A compilation of findings from a statewide survey conducted Summer 2022
The 2022 report shares highlights from the South Carolina Family Voice Council which was born of a commitment from the public early childhood system to partner with families and listen, center, and co-create the future of programming and policies that impact families in our state.
The 33rd edition of the Annie E. Casey Foundation's KIDS COUNT® Data Book describes how children in America are in the midst of a mental health crisis, struggling with anxiety and depression at unprecedented levels.
This year’s publication continues to present national and state data across four domains — economic well-being, education, health and family and community — and ranks states in overall child well-being. The report includes pre-pandemic figures as well as more recent statistics, and shares the latest information of its kind available.
The SC Joint Citizens and Legislative Committee on Children publishes the supplement to its annual report which has findings and recommendations for action on a variety of issues impacting the well-being of South Carolina’s children.
Ascend published “Toward A More Equitable Tomorrow: A Landscape Analysis of Early Childhood Leadership” that highlights key issues we face across the nation that are also mirrored in communities across our state. The report identifies priority areas, such as supporting parents in locating job and educational opportunities to promote greater economic security, and the vital importance of shaping the direction our systems move by centering the experience, knowledge, and leadership of families.
“South Carolina Pre-K to Kindergarten Transition Plan: Family Engagement” demonstrates the state’s collective capacity and commitment to ensure every child and family has the resources to learn, flourish and thrive. It includes a range of recommendations and opportunities identified to enhance, increase, and improve families’ engagement with preschool and school-based professionals, leading to shared understanding and goals around school readiness.
Telling the story of babies is more important than ever. The data included in the State of Babies Yearbook: 2022 help policymakers understand the indications that too many babies face risks that can undermine development and therefore their ability to reach their potential—in other words, what to pay attention to. The data also can help policymakers think strategically about progress—the actions that can be taken to create meaningful and sustainable change for all families with young children.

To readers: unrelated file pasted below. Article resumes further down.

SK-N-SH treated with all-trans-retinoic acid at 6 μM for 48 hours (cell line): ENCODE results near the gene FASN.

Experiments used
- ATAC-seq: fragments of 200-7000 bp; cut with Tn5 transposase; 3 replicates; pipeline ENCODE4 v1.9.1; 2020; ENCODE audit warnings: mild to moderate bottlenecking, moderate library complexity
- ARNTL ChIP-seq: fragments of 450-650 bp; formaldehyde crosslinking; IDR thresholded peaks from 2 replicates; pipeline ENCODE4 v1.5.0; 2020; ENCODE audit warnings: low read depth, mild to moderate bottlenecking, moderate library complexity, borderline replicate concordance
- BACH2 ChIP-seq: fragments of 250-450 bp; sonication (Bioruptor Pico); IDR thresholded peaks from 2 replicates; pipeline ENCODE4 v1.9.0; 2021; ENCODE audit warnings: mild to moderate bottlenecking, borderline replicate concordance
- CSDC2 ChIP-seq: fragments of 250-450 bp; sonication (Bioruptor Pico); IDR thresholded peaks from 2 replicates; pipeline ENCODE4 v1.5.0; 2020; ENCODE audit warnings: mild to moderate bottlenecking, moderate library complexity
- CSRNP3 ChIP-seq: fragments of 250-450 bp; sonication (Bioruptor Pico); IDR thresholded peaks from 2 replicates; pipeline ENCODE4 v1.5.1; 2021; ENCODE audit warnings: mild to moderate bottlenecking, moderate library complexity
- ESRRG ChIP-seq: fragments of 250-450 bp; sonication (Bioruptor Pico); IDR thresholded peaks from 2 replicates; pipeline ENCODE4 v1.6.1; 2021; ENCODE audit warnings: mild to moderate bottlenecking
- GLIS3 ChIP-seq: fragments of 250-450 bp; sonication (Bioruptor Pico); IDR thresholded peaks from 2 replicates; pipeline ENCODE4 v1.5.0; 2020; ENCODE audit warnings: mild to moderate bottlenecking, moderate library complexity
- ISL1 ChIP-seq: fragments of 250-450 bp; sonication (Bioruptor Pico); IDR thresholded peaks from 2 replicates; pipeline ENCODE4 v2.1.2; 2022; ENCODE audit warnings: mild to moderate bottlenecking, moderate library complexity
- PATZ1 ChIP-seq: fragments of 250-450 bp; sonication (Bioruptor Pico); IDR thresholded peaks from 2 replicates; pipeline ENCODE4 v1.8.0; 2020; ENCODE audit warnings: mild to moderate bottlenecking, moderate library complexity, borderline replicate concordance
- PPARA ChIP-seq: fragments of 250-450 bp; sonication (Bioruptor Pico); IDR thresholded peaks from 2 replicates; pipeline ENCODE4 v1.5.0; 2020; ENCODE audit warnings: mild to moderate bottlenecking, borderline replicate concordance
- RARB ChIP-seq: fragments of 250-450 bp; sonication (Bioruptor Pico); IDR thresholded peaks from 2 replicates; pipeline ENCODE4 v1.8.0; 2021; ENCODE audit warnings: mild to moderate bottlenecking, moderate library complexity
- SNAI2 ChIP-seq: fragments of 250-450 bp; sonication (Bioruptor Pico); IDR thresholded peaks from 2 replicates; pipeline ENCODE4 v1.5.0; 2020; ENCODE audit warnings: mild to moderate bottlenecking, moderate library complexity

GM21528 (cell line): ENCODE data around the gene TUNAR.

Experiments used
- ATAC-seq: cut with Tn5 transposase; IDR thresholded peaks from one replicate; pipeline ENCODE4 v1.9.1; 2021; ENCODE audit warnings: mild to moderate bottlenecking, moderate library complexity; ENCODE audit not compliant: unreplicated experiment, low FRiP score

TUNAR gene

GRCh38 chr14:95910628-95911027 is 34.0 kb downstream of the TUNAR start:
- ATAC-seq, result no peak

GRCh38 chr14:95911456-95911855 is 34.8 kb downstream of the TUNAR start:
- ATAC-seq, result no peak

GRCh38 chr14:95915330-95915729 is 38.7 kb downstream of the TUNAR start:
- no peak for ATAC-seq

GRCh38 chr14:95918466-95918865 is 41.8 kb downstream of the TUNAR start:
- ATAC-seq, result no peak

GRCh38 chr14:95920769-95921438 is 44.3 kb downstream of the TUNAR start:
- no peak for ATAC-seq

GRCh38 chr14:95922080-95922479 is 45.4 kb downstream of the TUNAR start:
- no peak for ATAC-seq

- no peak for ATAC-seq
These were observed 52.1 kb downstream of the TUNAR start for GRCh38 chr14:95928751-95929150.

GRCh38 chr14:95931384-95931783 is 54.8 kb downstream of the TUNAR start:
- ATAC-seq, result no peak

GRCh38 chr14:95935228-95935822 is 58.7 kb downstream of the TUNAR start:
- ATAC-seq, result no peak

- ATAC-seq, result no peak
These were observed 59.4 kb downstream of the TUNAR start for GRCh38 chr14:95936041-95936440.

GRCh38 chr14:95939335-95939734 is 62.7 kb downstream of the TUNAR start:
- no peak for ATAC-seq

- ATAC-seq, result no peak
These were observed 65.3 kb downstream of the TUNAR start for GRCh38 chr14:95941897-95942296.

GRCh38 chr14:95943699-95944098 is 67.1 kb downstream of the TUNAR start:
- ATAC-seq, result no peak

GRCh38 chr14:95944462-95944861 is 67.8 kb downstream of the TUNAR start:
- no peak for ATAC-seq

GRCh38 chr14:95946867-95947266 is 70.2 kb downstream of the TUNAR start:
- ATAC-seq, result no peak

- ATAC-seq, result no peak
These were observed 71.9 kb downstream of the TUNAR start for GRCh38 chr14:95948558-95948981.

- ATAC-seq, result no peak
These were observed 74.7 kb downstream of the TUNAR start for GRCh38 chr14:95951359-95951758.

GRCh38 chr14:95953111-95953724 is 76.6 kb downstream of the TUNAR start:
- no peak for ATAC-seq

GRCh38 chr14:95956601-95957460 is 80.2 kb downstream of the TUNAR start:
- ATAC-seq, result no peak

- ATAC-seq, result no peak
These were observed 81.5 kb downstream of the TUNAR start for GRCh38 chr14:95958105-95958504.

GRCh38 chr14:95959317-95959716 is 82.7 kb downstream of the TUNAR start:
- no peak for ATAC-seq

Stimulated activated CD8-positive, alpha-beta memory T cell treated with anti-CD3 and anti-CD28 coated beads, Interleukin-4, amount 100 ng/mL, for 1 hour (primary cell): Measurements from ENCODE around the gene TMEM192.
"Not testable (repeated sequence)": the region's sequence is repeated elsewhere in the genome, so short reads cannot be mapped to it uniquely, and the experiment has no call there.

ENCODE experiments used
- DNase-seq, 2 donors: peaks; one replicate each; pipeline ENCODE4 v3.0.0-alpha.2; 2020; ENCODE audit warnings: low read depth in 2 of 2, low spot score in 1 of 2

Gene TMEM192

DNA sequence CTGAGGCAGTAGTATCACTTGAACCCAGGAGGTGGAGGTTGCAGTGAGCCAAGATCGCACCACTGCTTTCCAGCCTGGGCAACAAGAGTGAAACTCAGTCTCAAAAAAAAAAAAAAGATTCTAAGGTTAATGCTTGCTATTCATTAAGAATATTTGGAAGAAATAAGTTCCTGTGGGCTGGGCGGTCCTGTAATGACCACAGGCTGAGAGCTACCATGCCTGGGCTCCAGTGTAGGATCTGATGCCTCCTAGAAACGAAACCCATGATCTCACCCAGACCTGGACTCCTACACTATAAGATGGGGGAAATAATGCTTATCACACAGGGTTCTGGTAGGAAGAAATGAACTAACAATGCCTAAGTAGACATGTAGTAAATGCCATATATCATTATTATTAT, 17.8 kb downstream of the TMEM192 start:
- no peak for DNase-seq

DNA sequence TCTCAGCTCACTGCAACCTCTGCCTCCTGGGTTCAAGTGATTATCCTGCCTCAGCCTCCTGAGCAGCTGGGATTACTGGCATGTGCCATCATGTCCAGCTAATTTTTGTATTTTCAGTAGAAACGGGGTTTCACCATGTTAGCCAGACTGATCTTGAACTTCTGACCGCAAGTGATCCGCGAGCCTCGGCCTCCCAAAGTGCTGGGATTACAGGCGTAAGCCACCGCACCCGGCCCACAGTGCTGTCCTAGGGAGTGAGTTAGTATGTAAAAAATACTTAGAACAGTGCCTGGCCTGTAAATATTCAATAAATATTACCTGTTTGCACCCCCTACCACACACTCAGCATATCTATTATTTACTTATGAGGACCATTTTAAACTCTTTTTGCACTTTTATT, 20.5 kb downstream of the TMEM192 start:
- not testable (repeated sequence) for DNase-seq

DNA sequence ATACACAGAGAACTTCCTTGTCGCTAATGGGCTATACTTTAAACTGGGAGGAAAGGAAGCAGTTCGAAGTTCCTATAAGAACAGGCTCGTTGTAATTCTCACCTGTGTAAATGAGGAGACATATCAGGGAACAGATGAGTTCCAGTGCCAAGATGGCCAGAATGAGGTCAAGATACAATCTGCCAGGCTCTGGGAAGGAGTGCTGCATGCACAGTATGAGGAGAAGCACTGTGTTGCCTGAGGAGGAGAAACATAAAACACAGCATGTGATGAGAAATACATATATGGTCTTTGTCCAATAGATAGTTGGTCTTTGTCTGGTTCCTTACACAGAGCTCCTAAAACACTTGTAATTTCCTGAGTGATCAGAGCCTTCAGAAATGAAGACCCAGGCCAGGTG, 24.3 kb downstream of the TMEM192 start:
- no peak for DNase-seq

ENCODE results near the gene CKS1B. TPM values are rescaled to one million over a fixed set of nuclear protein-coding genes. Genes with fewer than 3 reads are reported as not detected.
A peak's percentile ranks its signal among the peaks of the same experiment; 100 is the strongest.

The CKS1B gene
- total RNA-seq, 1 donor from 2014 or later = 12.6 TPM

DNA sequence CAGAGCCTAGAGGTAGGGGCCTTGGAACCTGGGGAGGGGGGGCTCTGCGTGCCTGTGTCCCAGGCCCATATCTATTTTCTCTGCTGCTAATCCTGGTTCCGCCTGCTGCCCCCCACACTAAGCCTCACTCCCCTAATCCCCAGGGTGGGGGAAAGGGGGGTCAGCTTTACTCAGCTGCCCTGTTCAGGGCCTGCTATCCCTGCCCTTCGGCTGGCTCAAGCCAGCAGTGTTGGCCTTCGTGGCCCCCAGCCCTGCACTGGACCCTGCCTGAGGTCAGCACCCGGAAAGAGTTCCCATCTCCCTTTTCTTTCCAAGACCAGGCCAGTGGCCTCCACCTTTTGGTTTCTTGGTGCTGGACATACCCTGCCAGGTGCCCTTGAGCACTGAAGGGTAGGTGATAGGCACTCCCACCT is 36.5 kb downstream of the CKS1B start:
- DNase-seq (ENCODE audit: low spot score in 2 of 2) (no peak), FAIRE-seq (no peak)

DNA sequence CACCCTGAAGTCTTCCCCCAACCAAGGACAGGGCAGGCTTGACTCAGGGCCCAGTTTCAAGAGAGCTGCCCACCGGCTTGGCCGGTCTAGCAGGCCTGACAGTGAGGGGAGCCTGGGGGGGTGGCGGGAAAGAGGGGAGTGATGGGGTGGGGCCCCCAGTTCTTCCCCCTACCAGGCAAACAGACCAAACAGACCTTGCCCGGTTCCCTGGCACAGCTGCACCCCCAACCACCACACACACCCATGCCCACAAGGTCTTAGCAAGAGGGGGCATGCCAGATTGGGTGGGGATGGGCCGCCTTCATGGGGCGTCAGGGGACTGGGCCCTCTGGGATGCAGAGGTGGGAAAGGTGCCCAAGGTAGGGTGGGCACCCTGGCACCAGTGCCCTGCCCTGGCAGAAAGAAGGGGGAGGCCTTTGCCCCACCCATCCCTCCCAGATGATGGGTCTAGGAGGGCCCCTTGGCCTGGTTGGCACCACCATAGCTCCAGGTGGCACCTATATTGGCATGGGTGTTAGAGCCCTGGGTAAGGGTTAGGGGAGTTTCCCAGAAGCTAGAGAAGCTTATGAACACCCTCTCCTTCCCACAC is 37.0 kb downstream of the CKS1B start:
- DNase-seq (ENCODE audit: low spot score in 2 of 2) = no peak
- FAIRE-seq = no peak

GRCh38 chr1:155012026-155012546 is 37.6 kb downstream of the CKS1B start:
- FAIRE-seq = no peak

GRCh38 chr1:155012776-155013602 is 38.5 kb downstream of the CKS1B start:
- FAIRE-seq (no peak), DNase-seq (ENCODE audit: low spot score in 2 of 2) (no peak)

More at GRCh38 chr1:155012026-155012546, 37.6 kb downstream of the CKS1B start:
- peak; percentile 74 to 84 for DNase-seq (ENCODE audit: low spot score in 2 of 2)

This strategic plan is a five-year roadmap for optimizing South Carolina's early childhood system and moving toward a shared vision of success for every child, from birth through age five.
The Kindergarten Readiness Assessment used by South Carolina public schools in fall 2020 was modified for use during COVID-19 pandemic conditions. Only 33 of the 50 items on the full KRA assessment were used. The omitted 17 items required observation of students interacting with others, activities limited by pandemic health measures of social distancing and mask-wearing. This Modified KRA version omitted two items from the Language and Literacy domain and three items from the Physical Well-Being and Motor Development domain; all 12 items from the Social Foundations domain were eliminated. The reduction of items prevented generation of scores for the Physical Well-Being and Motor Development and the Social Foundations domains. All available information obtained contributed to the calculation of the Modified KRA Overall readiness score and readiness classification level.
The 2020 State of Preschool report provides a first look at the COVID-19 pandemic’s impacts on access, quality, and funding for states’ preschool education programs. In most years, the State of Preschool reports only on the prior year (2019-2020 in this case), but this is not most years. As the data collection took place during the worst pandemic in more than a century, we added a special section to address the COVID-19 pandemic’s impacts on state-funded preschool. Although we were hopeful that the pandemic’s impacts would be modest and short lived, we worried that they would not be. This additional information, together with the main survey, provides a basis for reflecting on how access to high quality preschool has changed and what we can do to ensure more children, especially the most vulnerable, have the opportunity to attend high-quality (in-person) preschool at ages 3 and 4 in the future.
South Carolina's summary (link)
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